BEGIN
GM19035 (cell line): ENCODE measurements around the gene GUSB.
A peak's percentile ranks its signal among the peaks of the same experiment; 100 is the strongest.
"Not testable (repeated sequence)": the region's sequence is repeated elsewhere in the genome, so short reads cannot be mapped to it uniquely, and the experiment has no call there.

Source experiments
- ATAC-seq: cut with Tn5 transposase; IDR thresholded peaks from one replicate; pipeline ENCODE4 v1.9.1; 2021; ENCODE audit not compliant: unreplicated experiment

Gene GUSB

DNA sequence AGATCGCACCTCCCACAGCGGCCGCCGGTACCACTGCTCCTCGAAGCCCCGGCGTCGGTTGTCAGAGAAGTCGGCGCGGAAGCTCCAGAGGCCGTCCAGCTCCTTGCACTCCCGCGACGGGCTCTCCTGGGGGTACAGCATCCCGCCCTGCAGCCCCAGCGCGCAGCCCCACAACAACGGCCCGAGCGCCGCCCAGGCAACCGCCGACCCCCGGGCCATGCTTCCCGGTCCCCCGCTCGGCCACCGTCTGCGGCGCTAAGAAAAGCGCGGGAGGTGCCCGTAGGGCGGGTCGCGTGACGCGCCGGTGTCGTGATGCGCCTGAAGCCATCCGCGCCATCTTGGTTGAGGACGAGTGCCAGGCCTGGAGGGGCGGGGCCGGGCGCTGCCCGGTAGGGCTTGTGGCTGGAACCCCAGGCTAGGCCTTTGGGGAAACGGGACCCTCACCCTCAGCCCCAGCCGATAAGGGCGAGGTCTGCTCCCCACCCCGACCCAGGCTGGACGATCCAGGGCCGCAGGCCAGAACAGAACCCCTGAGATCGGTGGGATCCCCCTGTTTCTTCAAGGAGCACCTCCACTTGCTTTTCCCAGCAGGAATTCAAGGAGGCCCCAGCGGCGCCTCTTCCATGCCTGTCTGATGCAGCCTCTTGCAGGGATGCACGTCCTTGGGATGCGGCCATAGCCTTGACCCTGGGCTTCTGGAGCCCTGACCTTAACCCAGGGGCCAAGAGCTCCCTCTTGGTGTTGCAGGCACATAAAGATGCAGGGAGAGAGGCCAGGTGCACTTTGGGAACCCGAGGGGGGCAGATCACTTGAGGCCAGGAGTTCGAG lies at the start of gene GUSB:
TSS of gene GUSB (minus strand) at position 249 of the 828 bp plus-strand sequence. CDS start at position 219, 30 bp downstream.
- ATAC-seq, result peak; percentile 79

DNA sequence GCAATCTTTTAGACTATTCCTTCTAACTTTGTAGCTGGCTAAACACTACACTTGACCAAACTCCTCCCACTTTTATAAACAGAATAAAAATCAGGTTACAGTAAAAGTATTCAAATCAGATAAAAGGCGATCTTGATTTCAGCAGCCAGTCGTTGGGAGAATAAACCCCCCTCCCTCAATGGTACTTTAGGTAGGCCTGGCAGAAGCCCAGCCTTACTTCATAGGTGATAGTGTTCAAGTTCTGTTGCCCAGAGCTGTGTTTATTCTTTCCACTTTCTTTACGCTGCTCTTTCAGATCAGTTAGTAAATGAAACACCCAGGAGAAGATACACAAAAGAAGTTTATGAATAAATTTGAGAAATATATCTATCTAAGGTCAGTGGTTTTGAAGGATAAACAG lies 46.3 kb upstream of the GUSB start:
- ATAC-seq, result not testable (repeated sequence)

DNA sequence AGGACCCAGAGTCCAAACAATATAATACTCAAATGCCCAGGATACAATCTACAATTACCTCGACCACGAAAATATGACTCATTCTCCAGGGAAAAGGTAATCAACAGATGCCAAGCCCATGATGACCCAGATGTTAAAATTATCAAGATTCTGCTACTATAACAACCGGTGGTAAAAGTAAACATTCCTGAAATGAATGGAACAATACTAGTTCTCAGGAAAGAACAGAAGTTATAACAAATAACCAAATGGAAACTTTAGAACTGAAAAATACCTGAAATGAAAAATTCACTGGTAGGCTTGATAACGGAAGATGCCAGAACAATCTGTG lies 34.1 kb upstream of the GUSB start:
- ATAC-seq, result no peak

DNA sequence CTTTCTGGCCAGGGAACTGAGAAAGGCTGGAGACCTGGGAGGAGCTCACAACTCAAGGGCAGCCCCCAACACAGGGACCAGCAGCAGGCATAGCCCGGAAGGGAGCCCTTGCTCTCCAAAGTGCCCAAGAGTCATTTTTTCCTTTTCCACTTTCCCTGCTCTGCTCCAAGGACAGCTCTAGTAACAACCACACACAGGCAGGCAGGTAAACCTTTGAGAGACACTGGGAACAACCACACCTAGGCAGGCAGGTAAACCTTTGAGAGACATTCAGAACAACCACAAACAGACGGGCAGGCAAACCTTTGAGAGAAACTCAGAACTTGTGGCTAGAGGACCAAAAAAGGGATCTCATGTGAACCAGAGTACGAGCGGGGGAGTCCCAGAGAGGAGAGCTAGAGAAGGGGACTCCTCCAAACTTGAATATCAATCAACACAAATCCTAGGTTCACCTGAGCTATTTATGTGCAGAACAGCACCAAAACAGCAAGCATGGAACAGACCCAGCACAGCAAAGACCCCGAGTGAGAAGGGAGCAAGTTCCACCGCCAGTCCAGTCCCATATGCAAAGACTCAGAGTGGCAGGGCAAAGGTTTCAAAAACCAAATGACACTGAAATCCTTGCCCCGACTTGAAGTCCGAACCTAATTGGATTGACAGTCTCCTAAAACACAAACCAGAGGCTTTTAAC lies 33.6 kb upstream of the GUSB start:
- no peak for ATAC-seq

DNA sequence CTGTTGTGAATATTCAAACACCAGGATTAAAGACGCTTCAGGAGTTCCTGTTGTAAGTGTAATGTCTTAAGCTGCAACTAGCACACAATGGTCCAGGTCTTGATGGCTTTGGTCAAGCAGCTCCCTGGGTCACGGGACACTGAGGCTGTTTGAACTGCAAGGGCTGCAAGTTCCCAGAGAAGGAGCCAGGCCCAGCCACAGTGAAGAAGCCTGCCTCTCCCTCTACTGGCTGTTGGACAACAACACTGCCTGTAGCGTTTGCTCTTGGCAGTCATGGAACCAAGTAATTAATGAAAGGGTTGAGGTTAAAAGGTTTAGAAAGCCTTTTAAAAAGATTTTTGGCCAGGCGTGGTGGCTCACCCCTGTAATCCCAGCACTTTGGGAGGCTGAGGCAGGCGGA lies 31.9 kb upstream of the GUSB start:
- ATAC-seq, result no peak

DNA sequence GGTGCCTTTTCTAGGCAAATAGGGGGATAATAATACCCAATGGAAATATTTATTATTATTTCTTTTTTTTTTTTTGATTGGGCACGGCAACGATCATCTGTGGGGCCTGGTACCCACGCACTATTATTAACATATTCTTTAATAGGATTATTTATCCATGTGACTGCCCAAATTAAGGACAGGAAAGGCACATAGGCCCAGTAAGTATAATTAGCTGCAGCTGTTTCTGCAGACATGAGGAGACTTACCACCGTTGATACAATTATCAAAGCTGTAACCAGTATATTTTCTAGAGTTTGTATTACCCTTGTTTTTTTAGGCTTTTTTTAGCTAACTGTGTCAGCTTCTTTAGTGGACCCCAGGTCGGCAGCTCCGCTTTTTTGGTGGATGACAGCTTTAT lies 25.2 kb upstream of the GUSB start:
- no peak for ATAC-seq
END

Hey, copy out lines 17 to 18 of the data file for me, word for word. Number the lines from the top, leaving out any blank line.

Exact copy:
- ATAC-seq, result no peak

DNA sequence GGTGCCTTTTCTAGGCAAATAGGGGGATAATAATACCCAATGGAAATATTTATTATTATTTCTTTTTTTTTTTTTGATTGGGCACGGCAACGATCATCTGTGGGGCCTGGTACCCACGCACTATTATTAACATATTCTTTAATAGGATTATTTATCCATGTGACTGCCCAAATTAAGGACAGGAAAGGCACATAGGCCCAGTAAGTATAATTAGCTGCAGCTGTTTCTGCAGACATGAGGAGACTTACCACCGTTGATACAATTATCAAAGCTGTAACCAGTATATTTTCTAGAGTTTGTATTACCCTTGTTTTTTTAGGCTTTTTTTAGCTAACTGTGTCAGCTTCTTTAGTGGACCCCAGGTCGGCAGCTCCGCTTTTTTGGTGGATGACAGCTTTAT lies 25.2 kb upstream of the GUSB start: